Great value hostel accommodation in Bristol

Compare and choose from our collection of cheap hostels in Bristol. Options range from traditional Bristol hostels with dormitory rooms, to up-market hostels and guest houses, where you will have your own room, to university halls of residence, which are available in the holidays when the students have vacated their rooms.

Use the form above to browse our availability and prices!

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If you can't find what you are looking for, or no availability exists for your dates, please visit our sister website, www.bristolbedbreakfasts.co.uk, where you can see our range of bed and breakfasts and hotels in Bristol.


Overall Experience

Bristol Visitor information


An Introduction to Bristol

Bristol is a city that is vibrant and full of history. Bristol also has a diverse cultural, artistic and scientific heritage. The graffiti artist Banksy was born in the city, his work displayed over much of it and some famous comedians also grew up in the area, such as Justin Lee Collins, Lee Evans and Russell Howard.

Things to do in Bristol

In 'Old Bristol', The Palladian Corn Exchange, built in 1743, boasts a clock on its frontage that ingeniously tells time both in GMT and the old Bristol time. Nearby is the Castle Park housing the ruins of the castle. Up into Clifton there is the suspension bridge and fairly upmarket housing to admire with Clifton Downs to appreciate Bristol from. The Theatre Royal is the oldest continually operating theatre in England and the building itself is a Grade 1 listed building The city has its own zoo where a large variety of creatures are housed both here and in the aquarium. Bristol also has a large number of live music venues after the music scene grew rapidly after the 1970's. Around Bristol there are many historic houses and galleries that are open to the public.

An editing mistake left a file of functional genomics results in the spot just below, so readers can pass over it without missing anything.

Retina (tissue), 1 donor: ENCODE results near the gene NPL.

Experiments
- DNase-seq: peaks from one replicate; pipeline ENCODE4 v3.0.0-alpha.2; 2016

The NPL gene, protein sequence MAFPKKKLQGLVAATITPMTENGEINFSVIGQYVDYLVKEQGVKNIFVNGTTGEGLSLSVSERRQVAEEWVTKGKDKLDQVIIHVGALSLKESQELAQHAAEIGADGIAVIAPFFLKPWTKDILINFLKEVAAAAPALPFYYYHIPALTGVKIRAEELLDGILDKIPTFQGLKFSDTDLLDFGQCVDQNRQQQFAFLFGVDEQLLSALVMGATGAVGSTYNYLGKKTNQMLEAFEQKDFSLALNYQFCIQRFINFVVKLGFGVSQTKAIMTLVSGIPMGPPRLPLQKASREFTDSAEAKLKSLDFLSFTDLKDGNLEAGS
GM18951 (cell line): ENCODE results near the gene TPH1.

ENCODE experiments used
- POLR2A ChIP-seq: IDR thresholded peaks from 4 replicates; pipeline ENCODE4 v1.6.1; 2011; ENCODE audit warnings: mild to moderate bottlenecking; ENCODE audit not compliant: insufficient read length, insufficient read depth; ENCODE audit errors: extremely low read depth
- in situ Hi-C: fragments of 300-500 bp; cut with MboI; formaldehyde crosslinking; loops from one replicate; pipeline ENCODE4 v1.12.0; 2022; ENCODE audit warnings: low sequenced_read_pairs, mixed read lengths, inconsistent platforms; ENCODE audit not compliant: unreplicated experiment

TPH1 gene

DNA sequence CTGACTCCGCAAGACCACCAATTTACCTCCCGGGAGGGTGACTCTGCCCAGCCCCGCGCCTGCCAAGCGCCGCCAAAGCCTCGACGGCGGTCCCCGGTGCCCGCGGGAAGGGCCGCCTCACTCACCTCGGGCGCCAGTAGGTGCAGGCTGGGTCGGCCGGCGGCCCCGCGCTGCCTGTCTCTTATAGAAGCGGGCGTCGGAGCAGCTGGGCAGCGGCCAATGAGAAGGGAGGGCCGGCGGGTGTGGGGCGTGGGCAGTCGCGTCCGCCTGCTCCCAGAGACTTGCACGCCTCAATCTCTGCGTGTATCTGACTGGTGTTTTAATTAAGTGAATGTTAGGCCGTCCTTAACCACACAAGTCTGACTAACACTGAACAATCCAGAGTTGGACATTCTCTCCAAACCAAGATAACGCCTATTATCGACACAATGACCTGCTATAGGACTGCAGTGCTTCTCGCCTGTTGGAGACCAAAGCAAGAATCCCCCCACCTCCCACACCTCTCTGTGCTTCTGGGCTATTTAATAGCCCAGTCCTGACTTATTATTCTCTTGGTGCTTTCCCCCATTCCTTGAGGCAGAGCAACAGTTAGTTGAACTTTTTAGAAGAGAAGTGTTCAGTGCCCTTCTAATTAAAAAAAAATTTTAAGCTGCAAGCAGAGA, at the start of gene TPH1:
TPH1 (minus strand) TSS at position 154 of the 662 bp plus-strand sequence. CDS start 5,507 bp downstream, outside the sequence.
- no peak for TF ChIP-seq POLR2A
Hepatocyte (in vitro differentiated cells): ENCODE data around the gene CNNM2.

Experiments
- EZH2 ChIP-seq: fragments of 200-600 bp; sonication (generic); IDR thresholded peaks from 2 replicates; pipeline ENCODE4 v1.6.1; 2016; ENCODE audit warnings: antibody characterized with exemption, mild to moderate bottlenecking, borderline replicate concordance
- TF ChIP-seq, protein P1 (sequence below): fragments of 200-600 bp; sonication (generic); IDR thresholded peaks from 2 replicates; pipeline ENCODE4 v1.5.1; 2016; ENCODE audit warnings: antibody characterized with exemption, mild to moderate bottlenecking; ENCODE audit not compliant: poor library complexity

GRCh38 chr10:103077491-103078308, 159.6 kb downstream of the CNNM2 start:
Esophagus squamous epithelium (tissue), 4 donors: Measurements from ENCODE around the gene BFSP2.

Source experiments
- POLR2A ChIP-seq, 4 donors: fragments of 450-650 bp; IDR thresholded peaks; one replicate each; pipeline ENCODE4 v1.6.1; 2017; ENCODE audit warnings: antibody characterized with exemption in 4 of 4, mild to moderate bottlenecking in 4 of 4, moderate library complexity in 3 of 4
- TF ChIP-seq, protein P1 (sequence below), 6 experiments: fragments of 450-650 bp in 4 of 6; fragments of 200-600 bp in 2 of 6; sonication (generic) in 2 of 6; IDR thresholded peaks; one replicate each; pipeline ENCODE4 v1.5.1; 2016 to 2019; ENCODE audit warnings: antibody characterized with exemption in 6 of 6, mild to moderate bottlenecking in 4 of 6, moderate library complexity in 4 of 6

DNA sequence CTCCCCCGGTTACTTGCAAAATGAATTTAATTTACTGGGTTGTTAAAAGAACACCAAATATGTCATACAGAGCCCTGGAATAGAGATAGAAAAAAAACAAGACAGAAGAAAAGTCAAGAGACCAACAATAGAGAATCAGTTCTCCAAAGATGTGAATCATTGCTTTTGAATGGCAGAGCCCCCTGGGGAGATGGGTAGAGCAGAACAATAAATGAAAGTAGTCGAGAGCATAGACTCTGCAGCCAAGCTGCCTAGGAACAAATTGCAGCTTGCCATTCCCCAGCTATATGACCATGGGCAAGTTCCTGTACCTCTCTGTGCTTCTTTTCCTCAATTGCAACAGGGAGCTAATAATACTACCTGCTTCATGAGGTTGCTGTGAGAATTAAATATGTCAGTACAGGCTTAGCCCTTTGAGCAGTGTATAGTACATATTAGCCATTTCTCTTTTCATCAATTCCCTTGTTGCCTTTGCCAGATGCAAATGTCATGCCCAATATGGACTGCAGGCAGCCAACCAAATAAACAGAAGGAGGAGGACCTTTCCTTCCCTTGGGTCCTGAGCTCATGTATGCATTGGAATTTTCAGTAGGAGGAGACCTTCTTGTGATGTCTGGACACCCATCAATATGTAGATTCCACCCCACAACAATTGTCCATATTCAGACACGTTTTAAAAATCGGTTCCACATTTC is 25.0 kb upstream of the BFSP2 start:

Getting to Bristol

By Air

Bristol has a large international airport, with operators flying into Bristol from 112 different countries. It is 8 miles away from the city and easily accessible via the A38 or through the train and bus services that run to the city centre.

By Car

Bristol has easy road access from London, less than two hours, as well as from the north and east of England, as it is situated at the intersection of the M4 and M5 motorways.

By Rail

Bristol Temple Meads railway station managed by First Great Western is the largest rail hub in the west of England, with direct services available from London, Scotland, Wales, Manchester and Birmingham

By Coach and Bus

National Rail serves from all around the country to Bristol, under a two hour journey from London. Once in Bristol, the city has plenty of fast and convenient bus services available from many locations such as Bristol Temple Meads train station and the city centre, run by the operators First.


Bristol History


Bristol, the second largest shipping port outside London, is built around the confluence of the rivers Avon and Frome and is home to Brunel's famous Clifton suspension bridge. The city was believed to be founded in 1000, producing its own currency just 20 years later, however archeologists have found remains 60,000 years old in the area, suggesting people settled there a long time before the town was built. 

Bristol also gained a Royal charter in 1155 and was then granted County status in 1373. 

In the present day it is a very culturally alive city with endless displays of the arts, theatre and music and is seen as the gateway to the West Country. It's Floating Harbour is deemed the jewel in Bristol's Crown but there are certain historical treats amongst the medieval elements of 'Old Bristol'.

The following events are occuring in the area

Universities in Bristol

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